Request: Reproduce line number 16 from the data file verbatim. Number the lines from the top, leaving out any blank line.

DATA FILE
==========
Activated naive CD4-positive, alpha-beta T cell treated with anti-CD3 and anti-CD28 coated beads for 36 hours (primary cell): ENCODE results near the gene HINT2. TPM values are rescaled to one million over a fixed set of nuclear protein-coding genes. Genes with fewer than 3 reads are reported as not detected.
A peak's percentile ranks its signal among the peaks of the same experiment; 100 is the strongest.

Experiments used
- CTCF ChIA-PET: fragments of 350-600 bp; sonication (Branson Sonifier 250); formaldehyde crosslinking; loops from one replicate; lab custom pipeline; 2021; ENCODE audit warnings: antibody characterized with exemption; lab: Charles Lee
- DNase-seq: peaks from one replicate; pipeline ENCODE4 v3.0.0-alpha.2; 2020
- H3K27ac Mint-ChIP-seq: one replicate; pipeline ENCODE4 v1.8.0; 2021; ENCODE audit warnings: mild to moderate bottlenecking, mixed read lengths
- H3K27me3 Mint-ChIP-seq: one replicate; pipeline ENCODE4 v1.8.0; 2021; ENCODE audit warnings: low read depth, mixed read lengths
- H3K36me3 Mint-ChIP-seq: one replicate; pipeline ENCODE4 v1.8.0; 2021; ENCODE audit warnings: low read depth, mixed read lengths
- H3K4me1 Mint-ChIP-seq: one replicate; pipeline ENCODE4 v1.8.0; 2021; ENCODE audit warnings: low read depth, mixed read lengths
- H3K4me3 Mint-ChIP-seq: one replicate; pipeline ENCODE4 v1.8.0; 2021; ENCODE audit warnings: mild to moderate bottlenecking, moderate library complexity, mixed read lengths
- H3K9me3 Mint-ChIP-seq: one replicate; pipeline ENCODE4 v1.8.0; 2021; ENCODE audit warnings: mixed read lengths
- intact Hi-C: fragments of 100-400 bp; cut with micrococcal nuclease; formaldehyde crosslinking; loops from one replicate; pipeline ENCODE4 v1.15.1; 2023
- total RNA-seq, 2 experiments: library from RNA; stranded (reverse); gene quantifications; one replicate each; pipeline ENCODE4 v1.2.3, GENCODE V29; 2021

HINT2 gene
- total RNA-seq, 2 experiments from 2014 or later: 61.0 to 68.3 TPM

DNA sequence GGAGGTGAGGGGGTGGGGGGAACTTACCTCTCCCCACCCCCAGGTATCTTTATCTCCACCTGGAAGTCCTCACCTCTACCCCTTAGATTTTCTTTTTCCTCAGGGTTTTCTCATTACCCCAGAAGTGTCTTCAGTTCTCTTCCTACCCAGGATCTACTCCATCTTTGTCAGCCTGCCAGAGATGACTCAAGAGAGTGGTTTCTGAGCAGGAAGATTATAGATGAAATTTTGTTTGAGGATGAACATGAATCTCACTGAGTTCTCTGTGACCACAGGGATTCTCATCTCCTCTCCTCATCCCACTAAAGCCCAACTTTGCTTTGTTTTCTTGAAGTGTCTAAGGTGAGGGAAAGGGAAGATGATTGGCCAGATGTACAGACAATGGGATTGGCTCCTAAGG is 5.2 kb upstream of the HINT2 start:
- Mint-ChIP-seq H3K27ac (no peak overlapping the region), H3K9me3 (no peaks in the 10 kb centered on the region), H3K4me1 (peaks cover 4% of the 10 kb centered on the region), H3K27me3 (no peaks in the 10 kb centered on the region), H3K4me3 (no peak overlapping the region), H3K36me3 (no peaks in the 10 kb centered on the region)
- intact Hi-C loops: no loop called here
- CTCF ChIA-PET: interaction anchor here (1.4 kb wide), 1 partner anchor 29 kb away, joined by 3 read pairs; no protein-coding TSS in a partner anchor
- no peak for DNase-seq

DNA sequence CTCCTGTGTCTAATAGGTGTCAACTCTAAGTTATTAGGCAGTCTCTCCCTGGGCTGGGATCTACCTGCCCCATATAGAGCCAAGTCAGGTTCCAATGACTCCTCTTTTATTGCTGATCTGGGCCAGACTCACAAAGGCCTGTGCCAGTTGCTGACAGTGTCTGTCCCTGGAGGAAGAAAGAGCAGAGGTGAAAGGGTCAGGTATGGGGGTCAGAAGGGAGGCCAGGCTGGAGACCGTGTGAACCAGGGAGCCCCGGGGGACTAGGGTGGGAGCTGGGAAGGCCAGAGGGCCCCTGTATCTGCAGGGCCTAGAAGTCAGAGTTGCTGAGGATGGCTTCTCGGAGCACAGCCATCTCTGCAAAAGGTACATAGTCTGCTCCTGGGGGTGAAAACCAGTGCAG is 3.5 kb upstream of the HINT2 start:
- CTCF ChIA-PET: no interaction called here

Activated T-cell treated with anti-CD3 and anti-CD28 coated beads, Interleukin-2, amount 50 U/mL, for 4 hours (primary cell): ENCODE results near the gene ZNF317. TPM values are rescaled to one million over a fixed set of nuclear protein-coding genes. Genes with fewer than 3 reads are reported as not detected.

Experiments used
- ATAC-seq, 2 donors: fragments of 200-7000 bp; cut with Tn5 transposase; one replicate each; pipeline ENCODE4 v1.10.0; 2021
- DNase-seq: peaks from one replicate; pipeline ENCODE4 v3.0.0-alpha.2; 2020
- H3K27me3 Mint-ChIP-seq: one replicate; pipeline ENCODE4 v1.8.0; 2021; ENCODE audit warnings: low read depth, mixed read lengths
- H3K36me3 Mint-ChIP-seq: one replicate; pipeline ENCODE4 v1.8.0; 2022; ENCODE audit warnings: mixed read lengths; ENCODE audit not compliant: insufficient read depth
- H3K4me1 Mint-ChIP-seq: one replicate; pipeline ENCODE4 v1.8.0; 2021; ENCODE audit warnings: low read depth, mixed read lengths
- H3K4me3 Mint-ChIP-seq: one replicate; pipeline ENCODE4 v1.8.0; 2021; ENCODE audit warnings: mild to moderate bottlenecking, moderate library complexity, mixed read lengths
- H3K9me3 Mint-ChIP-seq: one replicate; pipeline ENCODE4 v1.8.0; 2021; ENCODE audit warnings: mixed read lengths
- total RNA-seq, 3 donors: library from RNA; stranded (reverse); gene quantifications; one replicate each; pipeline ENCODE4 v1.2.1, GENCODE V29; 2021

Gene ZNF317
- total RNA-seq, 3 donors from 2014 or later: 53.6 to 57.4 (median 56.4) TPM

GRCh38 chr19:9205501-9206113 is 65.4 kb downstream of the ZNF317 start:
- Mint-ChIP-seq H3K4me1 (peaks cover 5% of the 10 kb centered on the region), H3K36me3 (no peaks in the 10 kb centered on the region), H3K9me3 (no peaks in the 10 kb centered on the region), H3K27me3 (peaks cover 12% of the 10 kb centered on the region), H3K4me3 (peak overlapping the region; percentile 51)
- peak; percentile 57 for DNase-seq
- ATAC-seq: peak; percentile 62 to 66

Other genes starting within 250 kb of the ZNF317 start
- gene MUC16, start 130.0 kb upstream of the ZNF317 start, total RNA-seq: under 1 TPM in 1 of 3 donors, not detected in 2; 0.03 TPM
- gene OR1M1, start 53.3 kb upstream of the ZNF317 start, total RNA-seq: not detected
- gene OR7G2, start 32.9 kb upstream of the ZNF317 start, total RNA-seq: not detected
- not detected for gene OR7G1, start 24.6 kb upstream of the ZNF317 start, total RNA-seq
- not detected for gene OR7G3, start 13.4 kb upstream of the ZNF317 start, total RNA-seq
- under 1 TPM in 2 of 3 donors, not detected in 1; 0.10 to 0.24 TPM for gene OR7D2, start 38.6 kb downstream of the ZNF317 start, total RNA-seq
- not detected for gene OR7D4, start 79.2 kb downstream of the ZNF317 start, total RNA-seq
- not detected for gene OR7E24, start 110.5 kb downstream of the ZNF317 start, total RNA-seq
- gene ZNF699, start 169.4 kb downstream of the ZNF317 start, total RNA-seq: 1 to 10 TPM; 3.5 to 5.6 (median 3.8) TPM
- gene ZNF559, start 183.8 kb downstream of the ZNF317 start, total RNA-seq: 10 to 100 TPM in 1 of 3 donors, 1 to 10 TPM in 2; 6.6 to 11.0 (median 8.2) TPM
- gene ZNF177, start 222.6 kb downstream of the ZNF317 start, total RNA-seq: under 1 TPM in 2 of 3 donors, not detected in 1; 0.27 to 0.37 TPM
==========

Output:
DNA sequence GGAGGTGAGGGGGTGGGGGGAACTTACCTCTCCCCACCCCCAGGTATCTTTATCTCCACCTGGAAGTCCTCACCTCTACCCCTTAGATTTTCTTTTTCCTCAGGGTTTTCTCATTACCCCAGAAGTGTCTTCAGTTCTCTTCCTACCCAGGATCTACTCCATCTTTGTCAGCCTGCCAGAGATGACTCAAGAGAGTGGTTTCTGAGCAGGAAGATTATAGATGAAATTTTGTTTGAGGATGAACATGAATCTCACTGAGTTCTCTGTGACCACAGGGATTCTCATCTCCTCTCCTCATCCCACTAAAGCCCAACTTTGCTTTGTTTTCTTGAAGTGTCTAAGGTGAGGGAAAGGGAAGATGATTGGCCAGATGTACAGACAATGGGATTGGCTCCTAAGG is 5.2 kb upstream of the HINT2 start: